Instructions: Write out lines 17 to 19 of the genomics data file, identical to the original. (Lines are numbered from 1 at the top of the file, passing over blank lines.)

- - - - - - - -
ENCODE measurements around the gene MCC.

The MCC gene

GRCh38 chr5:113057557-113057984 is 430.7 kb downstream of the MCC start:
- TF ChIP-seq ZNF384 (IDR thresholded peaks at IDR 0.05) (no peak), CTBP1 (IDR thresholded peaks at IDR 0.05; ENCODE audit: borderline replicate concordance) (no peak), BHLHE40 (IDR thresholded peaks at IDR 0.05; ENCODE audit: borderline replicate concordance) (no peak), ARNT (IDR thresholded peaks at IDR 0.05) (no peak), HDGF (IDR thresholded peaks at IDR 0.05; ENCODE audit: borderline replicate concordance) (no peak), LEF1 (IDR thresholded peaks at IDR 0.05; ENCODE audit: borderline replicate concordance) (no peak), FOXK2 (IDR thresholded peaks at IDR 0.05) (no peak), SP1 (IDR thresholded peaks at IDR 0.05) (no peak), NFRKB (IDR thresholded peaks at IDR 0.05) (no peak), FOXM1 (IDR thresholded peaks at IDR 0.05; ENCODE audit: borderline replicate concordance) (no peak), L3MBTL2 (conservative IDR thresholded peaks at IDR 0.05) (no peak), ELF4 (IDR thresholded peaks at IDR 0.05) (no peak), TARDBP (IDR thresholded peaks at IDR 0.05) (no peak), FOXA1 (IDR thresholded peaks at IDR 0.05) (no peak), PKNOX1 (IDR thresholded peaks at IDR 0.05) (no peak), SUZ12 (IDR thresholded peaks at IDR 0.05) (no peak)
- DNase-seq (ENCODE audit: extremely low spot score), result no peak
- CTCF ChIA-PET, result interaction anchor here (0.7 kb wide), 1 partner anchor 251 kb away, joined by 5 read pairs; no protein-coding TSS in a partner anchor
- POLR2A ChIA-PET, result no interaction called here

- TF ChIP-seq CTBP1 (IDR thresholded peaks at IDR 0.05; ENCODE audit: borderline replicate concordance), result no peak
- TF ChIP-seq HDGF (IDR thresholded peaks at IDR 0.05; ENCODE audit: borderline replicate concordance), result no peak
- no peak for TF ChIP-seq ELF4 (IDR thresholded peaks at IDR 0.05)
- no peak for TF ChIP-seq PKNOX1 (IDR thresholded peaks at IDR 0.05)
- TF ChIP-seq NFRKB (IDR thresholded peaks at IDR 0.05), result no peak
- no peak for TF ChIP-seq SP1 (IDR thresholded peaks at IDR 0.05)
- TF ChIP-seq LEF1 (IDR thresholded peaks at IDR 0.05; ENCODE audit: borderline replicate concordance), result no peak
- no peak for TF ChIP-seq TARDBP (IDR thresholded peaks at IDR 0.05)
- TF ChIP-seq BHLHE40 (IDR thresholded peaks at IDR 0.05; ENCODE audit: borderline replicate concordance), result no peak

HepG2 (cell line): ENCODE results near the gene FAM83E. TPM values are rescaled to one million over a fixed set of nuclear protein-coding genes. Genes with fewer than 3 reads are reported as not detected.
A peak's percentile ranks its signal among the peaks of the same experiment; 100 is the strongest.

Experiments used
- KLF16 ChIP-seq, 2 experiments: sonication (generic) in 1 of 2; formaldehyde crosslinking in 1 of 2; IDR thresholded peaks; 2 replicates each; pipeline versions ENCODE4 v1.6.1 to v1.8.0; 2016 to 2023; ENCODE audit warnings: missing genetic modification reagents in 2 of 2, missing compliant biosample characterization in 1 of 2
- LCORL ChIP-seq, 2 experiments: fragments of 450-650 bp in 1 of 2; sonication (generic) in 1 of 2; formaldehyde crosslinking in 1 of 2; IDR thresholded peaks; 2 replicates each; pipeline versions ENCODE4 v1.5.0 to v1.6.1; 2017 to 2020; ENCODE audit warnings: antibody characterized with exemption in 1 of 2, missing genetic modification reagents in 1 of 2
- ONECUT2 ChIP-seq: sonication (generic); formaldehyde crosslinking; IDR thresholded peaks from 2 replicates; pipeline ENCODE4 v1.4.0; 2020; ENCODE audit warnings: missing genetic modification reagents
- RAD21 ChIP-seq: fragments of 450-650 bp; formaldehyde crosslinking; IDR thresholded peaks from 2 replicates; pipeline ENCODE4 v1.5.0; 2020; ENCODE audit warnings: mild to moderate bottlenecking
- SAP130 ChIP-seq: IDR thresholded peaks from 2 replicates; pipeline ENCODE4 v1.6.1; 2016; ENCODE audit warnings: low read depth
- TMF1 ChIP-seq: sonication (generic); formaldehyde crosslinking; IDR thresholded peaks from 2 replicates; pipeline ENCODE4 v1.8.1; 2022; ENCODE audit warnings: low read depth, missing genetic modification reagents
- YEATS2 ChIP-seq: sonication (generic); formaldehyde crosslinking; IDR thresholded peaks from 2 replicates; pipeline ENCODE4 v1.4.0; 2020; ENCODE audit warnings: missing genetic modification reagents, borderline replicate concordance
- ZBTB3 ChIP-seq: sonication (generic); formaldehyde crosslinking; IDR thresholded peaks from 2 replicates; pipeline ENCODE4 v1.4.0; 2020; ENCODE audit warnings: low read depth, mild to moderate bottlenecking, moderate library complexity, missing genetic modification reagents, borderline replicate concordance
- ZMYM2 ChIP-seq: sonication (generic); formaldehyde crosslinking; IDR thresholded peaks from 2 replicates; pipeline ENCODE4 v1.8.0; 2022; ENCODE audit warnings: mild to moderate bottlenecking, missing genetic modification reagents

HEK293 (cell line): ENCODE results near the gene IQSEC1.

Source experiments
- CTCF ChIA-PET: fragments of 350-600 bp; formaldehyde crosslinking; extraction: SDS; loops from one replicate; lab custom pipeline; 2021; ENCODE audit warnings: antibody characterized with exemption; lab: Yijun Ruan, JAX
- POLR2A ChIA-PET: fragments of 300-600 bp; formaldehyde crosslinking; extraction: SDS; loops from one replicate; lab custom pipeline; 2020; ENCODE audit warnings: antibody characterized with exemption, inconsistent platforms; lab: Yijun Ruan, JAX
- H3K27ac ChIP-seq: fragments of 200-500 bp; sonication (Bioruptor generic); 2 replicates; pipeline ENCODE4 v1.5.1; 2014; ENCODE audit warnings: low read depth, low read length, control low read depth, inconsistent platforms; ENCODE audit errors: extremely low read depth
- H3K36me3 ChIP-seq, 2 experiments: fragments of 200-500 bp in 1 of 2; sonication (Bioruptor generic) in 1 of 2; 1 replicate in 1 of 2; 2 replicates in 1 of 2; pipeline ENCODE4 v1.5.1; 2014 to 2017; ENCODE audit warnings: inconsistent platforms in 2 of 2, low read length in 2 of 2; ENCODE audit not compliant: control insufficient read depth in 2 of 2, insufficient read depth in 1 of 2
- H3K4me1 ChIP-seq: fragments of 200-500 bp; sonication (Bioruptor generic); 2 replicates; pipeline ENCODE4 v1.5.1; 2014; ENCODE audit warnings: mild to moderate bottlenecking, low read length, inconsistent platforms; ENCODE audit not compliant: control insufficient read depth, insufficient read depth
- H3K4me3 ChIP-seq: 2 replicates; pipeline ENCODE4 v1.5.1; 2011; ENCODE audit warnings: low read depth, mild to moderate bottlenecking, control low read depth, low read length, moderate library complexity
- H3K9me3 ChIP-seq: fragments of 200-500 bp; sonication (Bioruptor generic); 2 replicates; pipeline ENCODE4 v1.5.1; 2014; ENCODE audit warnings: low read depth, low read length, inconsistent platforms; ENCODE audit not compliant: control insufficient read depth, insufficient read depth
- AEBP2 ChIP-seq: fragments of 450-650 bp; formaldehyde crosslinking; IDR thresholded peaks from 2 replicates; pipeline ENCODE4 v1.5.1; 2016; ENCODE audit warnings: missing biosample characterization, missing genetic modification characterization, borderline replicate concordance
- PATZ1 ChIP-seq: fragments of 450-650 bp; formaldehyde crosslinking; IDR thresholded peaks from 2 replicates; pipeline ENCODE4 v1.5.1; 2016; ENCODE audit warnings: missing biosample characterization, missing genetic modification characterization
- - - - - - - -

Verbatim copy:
HepG2 (cell line): ENCODE results near the gene FAM83E. TPM values are rescaled to one million over a fixed set of nuclear protein-coding genes. Genes with fewer than 3 reads are reported as not detected.
A peak's percentile ranks its signal among the peaks of the same experiment; 100 is the strongest.

Experiments used